Then I realized this feeling of loss would be hitting right before the high holidays, a time when people traditionally go to the mikveh to mark the transition to the New Year. Finally, bringing it full circle, I thought of the Akeidah story – of Avraham facing the loss of his two sons, and of my wife's characterization of him as a broken, depleted man – tamei. And the parallel with my own feeling of loss of my sons triggered a strong empathy with Avraham. Like Avraham, I am willing – even proud and happy – but certainly not eager, to let them go. And, like I imagine Avraham, I also feel burdened by the idea that I had not done enough for them, to prepare them, and that there were too many times where I did not connect with them as strongly as I would have liked. I began to conceive of the akeidah story differently – as a metaphor for letting go, for transitions, at this time of year when we all think about our own particular sacrifices, losses and transitions.

I recognize that the story of Avraham's loss of Ishmael and Isaac is not a perfect analogy – the University of Rochester is not exactly a desert and Oberlin College is hardly Mt. Moriah. But, for me, the connection stuck. And perhaps, this year, my bond to it and to Avraham is particularly strong. I shared some of these thoughts with one of our Havurah poets, Keith Tornheim, and I'd like to share the poem he wrote for me, capturing this connection:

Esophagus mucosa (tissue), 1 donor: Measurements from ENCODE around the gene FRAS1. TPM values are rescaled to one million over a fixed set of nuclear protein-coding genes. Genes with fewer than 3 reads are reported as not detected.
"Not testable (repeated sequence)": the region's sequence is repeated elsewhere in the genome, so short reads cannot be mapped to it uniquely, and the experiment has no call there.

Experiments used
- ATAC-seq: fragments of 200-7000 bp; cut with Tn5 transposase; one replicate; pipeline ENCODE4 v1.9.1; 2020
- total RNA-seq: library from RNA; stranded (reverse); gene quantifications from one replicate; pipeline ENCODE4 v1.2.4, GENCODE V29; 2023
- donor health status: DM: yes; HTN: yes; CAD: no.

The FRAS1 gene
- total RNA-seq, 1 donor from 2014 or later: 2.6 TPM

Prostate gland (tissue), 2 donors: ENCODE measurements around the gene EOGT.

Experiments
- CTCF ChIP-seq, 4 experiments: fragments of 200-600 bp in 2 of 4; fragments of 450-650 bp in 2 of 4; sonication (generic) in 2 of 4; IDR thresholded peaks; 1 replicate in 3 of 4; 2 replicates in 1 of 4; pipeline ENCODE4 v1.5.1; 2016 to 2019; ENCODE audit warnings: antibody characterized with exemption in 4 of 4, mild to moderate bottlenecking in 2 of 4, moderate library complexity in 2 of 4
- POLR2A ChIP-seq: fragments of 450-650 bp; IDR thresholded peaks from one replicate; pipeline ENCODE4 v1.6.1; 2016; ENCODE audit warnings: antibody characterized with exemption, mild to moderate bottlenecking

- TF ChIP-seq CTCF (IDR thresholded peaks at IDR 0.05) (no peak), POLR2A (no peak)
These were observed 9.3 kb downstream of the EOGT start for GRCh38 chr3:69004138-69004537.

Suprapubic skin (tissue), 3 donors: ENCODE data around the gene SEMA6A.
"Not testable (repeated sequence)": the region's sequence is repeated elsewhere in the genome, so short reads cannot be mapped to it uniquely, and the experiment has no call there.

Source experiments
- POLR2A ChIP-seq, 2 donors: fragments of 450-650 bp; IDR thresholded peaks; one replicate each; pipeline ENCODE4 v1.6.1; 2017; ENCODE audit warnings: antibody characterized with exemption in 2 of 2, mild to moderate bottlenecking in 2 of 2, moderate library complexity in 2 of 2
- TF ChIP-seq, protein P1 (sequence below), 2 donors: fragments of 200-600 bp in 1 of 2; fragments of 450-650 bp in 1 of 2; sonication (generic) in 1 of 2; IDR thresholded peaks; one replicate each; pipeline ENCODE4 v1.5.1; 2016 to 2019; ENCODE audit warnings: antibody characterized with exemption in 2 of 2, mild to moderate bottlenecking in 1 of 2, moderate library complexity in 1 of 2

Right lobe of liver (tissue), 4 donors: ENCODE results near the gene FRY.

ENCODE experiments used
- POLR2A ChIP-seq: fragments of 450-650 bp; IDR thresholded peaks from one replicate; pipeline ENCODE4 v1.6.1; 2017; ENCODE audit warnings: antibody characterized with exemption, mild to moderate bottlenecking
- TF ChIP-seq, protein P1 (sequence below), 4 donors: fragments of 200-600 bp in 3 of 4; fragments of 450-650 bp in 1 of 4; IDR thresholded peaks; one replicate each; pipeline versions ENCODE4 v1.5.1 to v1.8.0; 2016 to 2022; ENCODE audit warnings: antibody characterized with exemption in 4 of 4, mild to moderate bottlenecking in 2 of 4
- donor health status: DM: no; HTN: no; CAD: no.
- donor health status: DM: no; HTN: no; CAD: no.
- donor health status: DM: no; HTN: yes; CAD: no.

New Abraham
As a father, I am not called upon
to sacrifice my son with my own hand
on a rocky altar on the mountain.
Still I am commanded by my breaking heart
and his eager eyes
to send him off into the world,
into his own life,
with a smile on my face,
then quickly wipe away the tear.

Mikveh – A symbol of transition and renewal

After the spring study session, as the summer progressed, I began to think more seriously about the idea of using the mikveh to rinse this phase of fatherhood and embrace this new part of my life. As explained by Rabbi Norman Lamm, of Yeshiva University,

"it is the mikveh, above all, that symbolizes the affirmation of life. For it is water that is the most potent symbol of life... Fresh water is itself called, in Hebrew, mayyim hayyim, "living water"... So that (the concept of) tum'ah, the intimation of death, is counteracted by immersion in the water of mikveh, the symbol of life"
Admittedly, I was apprehensive about the idea. I, probably like most Jews, thought of the mikveh as a ritual primarily for women. But after some discussion with Rabbi Audrey, I decided to find out more about our Newton mikveh – named Mayyim Hayyim – that describes itself with the mission to, "reclaim the ancient tradition of mikveh and reinvent the rituals of immersion to serve the needs of a diverse 21st century Jewish community."

On finding it, tucked into a corner of the Temple Reyim parking lot, I was struck by the building itself. Passing through the gate, you enter into a beautiful zen-like space. The water collection pool is integrated into a lovely garden. Upon entering the building, the feeling continues. Natural materials and light mark a beautiful, spiritual environment. Our guide gave us a tour, carefully explained the immersion process, and discussed the variety of modern purposes to which the mikveh ritual has been lent – marking the completion of cancer treatment, life transitions, major life milestones. It was really thoughtful, meditative and spiritual. Mayyim Hayyim is also trying to gear itself more to the needs of men. They have begun a men's initiative, quote "to explore and reclaim the traditional and creative possibilities that exist for men and mikveh". Definitely not your grandmother's mikveh.